Mardin Governorate officials denied on Friday claims in the media that it had confiscated properties belonging to the southeastern province's Assyrian community, including churches, monasteries and cemeteries, and then transferred them to the Presidency of Religious Affairs (DİB).
An official from the governorate told Daily Sabah the claims are untrue and that DİB had also rejected the claims on their official Twitter account.
Several media outlets had reported on June 23 that after the Mardin Municipality had switched to the status of metropolitan municipality, a committee had decided to confiscate properties that had lost the status of corporate ownership and their right to use was then transferred to DİB.
On June 23, DİB rejected the claims on their official Twitter account: "The reports claiming that properties such as churches, monasteries and cemeteries were transferred to our Presidency are completely untrue."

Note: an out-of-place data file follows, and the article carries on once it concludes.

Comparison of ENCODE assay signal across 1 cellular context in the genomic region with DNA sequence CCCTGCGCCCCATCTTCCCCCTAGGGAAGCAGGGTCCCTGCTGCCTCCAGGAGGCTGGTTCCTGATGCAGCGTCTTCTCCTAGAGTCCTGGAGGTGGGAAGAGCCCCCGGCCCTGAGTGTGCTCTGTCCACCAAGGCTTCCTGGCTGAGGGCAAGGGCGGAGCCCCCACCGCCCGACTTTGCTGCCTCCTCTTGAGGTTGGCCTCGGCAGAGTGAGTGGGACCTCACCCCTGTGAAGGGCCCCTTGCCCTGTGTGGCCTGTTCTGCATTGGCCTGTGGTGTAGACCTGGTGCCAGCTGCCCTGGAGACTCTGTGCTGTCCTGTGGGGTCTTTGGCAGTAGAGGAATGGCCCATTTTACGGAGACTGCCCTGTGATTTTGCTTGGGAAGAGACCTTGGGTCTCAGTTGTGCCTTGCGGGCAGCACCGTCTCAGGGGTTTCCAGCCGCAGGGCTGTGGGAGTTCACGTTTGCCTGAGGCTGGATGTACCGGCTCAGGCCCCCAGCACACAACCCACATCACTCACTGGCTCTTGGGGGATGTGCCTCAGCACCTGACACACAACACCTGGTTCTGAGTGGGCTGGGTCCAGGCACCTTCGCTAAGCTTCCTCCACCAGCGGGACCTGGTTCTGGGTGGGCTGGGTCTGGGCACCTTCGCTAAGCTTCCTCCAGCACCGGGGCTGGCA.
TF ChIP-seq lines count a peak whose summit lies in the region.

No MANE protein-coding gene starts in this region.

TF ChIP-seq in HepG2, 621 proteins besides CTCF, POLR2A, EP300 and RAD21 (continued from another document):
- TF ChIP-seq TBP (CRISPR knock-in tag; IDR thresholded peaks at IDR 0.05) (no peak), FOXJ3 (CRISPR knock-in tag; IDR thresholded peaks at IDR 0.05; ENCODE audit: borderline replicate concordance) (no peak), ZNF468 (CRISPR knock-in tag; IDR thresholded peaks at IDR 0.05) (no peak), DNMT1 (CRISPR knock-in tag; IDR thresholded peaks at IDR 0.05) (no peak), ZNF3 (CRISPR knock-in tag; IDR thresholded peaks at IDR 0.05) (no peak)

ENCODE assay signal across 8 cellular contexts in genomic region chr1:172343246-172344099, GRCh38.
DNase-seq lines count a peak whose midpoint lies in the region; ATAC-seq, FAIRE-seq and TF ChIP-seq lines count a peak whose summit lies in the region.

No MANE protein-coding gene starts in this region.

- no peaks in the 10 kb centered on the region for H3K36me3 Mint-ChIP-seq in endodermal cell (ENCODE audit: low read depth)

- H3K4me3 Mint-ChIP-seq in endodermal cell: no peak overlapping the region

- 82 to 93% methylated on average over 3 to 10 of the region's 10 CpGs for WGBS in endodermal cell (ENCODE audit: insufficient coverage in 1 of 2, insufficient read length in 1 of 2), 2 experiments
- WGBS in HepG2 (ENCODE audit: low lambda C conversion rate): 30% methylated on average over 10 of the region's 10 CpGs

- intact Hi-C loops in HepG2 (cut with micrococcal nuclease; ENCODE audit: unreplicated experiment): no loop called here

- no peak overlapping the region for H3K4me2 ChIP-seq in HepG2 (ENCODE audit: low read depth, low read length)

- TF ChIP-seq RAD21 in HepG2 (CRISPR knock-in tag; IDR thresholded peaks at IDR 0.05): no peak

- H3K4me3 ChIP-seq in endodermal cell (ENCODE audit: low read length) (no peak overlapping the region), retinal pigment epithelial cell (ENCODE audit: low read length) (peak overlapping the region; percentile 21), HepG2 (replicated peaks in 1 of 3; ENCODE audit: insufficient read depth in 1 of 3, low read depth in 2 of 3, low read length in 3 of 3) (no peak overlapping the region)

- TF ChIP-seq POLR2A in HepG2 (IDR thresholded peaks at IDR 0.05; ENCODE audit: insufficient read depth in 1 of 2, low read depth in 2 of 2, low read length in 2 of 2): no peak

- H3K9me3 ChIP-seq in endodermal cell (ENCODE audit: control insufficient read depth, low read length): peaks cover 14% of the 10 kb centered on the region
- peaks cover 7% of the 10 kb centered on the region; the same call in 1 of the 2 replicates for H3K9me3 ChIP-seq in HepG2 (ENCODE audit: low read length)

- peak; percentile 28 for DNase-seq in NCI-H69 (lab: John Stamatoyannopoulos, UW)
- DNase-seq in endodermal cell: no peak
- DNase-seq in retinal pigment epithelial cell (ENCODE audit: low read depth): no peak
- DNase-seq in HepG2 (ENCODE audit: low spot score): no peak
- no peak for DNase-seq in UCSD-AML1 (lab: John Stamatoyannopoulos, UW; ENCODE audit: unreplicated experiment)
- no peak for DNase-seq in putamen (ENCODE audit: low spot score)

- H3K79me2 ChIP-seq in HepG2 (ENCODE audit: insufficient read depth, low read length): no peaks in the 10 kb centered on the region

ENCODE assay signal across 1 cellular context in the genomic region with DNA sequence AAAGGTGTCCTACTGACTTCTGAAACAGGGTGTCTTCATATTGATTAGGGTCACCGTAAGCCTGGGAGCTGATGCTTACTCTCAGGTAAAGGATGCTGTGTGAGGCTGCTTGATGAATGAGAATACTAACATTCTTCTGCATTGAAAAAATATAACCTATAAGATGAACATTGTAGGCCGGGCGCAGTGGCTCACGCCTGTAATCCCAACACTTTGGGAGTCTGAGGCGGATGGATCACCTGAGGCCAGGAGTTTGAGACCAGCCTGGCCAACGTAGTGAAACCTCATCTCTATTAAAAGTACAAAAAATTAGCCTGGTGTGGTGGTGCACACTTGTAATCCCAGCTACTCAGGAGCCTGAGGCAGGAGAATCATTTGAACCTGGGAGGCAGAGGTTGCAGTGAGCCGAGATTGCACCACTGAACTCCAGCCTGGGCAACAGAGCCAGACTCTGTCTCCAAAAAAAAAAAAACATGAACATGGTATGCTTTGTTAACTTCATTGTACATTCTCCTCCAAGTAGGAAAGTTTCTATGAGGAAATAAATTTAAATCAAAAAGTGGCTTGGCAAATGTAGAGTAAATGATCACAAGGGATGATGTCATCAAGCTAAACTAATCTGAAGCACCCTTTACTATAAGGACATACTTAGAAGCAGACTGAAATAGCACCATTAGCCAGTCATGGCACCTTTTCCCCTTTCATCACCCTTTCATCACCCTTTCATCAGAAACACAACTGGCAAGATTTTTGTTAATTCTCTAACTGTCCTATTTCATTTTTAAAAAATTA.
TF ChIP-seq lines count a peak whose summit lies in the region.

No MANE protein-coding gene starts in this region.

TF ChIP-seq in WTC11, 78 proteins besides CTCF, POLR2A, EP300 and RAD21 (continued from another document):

Minorities in Turkey had long been treated as second-class citizens in the 20th century. The government's democratization package announced a few years ago looks to change the state's view of minorities and restore the rights denied them. Then prime minister and current president, Recep Tayyip Erdoğan, announced in 2011 that hundreds of properties that were confiscated from minorities over the years would be returned and compensation would be paid for properties the state later sold to third parties.